DAWIT Giorgis (76) in his 650-page autobiography, 'What a Life!', says of all the nations he has served as a political and humanitarian aide over about 50 years, Namibia is a model of stability and democracy.
Besides being the head of relief in the great Ethiopian famine in the 1980s, Giorgis also came face to face with the horrific brutality of the 1994 genocide in Rwanda, where he headed emergency humanitarian operations.
Giorgis also witnessed the displacement and killing of the South Sudanese when he served in that country as United Nations (UN) adviser, the crimes against humanity committed by the Sudanese government and its allied Arab militia, the three-decade long war that devastated Angola, the aftermath of the 17-year civil war in Liberia, the massacres carried out by the Lord's Resistance Army in Uganda, the impoverishment of and brutality against the people of Madagascar, the ongoing carnage in the Central African Republic and the Democratic Republic of Congo, as well as the terrors of Islam terrorist groups in Kenya, Nigeria, and Mali.
Namibia, though, is a different experience, he says.
Thanks to his earlier acquaintance with founding president Sam Nujoma during the liberation movement, Giorgis was invited to Namibia by Nujoma in 1992, and became an adviser in the then agriculture ministry.
Besides advising on how to deliver emergency assistance to the victims of drought, he developed a project proposal to establish an emergency management agency to address all kinds of natural and man-made disasters in the country.
The proposal was accepted by Cabinet, and Namibia's Risk and Disaster Management Agency was established in the office of former prime minister, now president, Hage Geingob.
Giorgis was appointed to head the agency for over two years before he was called to head the UN emergency team in Rwanda.
He also took part in other projects in Namibia: an expert study on alcohol and drug abuse in Namibia, the UN Childern's Fund study on poverty in Namibia, the establishment of a climate early warning system for Namibia, and a study on the conditions of the San people at Tsumkwe.
"Namibia and Namibians are some of the friendliest people in Africa. It is the most organised, peaceful and cleanest country in Africa. It is also the most democratic where the government is clearly accountable to its people and full freedom of speech is exercised responsibly.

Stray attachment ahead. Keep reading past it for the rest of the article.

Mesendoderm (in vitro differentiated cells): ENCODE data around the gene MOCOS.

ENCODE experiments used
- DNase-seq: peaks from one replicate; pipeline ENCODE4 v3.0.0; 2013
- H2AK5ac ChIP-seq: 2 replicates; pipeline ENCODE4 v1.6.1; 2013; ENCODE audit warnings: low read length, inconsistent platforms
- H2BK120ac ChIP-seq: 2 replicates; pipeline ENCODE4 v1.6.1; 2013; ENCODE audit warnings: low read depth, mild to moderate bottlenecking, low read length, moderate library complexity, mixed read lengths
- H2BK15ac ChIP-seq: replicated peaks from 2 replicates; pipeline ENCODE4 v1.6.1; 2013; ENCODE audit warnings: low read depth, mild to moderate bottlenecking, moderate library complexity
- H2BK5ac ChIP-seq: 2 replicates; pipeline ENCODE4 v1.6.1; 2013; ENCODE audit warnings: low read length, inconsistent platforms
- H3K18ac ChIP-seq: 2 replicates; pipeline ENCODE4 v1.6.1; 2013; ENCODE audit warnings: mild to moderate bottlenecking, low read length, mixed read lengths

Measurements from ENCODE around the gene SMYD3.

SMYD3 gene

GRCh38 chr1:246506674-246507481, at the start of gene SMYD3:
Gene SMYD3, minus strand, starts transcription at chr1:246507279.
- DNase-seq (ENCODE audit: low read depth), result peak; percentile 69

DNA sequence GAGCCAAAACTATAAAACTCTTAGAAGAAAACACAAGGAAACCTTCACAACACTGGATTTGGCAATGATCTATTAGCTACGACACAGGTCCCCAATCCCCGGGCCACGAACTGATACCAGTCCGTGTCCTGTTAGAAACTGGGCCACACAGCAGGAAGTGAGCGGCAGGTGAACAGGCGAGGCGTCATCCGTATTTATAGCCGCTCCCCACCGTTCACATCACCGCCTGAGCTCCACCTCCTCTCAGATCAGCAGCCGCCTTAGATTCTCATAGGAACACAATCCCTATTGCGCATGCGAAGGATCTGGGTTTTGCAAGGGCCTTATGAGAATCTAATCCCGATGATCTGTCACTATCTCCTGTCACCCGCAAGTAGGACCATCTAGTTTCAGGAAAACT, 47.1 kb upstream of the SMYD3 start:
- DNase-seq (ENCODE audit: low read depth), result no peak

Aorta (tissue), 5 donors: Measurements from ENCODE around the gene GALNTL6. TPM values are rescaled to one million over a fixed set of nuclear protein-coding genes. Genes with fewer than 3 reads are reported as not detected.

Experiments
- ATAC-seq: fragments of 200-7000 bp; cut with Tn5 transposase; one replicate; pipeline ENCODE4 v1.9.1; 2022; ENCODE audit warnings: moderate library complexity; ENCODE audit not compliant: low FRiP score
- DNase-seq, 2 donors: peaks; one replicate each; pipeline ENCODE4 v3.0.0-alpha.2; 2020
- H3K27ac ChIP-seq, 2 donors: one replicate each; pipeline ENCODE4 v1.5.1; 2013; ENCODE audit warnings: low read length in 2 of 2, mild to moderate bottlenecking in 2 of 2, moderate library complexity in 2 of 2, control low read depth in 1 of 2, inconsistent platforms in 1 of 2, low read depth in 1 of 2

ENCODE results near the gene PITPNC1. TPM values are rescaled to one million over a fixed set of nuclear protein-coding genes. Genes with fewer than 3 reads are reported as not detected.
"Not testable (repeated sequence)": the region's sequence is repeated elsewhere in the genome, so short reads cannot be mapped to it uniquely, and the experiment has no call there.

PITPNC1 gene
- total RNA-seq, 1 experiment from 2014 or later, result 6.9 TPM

"Everything functions. The first president, Sam Nujoma, made this possible," he writes in his book.
He says the peaceful transition of power of three presidents since independence brings tears to his eyes.
"Namibia has not become an authoritarian country, and Swapo must be given much credit. It has dominated the political landscape but hasn't used that advantage to clamp down on the media or on human-rights activists," he says.
Giorgis lauds the peace between the different ethnic groups - especially black and white.
"Namibia can become a beacon of democracy and peace if it overcomes its financial concerns, debt, and most recently the corruption crises it faces.
"Though the Fishrot corruption scandal is depressing and shameful, it must be remembered that the revelations of corruption show Namibia's strength, not its weakness," he says.
Giorgis says one of Namibia's weaknesses is government expenditures.
"The perks, salaries and other expenses of senior officials must be drastically reduced," he says.
According to him, the key to productive change is with opposition parties, and that the liberation movements which have turned into political parties must give way to generational changes.
"Every effort should be made to encourage new parties that reflect the wishes and perspectives of the youth," he says, warning against demonising opposition.
Giorgis is currently staying at Long Beach at Walvis Bay, where he continues to write and do research.
He will return to the United States soon where his wife and son are.
There he is a visiting scholar at Boston University's African Studies Centre.'What a Life' is his fourth book, and is not for sale in Namibia, but copies were given to Geingob and Nujoma.
"Many Namibians do not realise their blessings, because they have not had the opportunity to know what is going on in other parts of Africa.
"I have faith in Namibia. It will come out better and stronger and prove to the world that it is a resilient democracy."